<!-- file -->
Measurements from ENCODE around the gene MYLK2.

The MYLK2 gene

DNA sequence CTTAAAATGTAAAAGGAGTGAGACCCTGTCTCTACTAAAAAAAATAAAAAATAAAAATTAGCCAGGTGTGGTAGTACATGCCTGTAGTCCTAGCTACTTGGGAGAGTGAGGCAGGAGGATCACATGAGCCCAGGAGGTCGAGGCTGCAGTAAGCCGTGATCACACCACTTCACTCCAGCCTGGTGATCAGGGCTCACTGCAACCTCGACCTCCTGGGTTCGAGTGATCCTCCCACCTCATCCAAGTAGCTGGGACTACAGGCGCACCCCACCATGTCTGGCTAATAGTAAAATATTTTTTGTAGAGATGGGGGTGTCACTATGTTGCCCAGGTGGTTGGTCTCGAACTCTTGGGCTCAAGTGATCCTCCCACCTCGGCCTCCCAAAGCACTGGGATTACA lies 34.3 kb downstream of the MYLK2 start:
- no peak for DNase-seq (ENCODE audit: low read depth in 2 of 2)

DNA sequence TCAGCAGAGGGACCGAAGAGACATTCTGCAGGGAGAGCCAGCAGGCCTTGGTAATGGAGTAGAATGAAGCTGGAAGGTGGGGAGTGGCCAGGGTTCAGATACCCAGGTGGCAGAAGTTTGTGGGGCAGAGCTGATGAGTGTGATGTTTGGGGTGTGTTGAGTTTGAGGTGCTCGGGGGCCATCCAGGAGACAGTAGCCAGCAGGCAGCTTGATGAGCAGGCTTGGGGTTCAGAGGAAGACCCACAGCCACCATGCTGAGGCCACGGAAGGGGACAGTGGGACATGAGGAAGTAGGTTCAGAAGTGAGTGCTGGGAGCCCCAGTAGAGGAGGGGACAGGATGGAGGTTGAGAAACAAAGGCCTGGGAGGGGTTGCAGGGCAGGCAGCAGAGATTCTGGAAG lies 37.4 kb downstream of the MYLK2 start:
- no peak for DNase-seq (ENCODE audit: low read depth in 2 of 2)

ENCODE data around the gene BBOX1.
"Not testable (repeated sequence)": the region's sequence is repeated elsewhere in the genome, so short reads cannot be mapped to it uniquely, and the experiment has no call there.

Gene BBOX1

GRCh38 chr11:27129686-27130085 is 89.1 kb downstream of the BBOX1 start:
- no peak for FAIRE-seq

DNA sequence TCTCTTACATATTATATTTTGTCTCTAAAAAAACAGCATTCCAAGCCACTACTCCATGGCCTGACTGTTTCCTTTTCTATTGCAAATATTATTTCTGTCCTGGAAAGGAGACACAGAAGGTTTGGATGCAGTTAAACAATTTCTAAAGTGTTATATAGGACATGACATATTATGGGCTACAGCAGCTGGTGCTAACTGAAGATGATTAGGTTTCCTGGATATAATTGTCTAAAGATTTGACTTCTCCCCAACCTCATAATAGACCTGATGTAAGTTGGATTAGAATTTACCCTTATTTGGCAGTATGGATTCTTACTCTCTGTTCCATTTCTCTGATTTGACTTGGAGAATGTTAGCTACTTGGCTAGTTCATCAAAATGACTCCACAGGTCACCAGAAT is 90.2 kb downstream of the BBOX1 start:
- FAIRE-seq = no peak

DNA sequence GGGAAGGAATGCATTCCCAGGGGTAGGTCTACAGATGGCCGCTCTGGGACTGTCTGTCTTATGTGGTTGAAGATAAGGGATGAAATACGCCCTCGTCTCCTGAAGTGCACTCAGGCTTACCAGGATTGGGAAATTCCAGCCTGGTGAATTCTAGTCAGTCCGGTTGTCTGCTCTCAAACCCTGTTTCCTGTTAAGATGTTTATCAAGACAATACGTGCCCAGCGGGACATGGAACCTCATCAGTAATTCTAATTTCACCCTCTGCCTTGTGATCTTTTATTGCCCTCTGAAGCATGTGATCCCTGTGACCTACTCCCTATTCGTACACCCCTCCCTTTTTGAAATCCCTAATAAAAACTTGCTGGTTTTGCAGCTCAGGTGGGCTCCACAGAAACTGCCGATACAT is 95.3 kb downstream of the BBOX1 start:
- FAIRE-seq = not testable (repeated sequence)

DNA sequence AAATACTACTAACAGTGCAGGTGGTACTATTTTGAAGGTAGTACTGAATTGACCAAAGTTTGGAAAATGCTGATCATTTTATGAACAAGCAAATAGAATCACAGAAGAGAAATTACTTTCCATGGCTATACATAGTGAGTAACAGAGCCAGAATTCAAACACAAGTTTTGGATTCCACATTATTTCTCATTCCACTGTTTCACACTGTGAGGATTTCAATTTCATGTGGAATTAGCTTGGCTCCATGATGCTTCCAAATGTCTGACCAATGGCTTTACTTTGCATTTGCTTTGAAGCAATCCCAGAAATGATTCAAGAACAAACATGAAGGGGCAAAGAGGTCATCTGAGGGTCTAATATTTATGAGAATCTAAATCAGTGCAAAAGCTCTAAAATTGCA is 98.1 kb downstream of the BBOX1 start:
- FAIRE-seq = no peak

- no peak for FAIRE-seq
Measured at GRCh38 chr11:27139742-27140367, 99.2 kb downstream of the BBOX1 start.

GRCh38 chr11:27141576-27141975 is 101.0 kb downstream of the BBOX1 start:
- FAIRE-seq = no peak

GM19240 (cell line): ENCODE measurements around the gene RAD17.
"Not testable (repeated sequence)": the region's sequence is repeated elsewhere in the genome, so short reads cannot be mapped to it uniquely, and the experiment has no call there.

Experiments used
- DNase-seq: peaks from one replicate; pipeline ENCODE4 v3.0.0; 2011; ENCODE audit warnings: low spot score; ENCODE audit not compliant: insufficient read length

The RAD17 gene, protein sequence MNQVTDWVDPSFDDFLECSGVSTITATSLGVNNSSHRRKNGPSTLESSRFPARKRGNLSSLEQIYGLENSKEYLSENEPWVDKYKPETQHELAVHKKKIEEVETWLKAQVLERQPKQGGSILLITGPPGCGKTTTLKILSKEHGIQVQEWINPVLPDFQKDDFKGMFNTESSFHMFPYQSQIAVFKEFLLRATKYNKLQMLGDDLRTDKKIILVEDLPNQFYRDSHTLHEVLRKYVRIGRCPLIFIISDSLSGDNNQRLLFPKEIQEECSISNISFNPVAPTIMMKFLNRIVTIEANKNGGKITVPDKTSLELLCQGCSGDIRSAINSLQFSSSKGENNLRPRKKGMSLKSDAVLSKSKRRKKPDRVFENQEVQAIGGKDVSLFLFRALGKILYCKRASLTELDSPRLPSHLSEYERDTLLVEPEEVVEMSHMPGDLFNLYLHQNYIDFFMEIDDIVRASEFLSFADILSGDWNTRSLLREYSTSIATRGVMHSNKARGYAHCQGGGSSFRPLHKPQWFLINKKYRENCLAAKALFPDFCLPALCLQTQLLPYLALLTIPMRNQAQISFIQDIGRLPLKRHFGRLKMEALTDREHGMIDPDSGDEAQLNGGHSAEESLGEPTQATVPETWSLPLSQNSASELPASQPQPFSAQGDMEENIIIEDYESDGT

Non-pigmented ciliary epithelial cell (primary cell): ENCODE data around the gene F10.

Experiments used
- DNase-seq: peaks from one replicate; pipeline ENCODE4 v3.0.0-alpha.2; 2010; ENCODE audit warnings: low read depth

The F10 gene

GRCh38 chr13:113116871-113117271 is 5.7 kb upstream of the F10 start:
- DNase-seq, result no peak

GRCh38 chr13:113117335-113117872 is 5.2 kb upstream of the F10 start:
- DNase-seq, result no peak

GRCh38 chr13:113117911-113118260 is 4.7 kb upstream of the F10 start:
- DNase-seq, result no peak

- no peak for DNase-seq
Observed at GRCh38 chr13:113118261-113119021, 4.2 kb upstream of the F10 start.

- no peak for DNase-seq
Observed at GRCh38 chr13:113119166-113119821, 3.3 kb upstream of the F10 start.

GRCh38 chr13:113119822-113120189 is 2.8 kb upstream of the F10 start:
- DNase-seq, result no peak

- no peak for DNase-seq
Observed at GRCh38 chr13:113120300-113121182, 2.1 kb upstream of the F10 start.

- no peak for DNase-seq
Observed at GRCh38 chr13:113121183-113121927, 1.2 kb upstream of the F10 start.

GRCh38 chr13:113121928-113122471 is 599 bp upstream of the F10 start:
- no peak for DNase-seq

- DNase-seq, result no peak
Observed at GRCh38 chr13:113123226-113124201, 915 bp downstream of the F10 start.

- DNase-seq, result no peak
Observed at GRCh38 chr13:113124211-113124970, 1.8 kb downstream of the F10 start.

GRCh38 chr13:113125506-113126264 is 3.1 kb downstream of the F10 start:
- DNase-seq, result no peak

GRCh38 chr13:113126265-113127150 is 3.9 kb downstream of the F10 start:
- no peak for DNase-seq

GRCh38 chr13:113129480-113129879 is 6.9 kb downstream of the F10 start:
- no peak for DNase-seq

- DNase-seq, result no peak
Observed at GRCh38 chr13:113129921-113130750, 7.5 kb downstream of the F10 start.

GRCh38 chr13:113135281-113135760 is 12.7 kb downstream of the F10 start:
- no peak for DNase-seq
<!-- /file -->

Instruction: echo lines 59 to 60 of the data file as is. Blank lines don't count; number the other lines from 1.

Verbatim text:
- DNase-seq, result no peak
Observed at GRCh38 chr13:113129921-113130750, 7.5 kb downstream of the F10 start.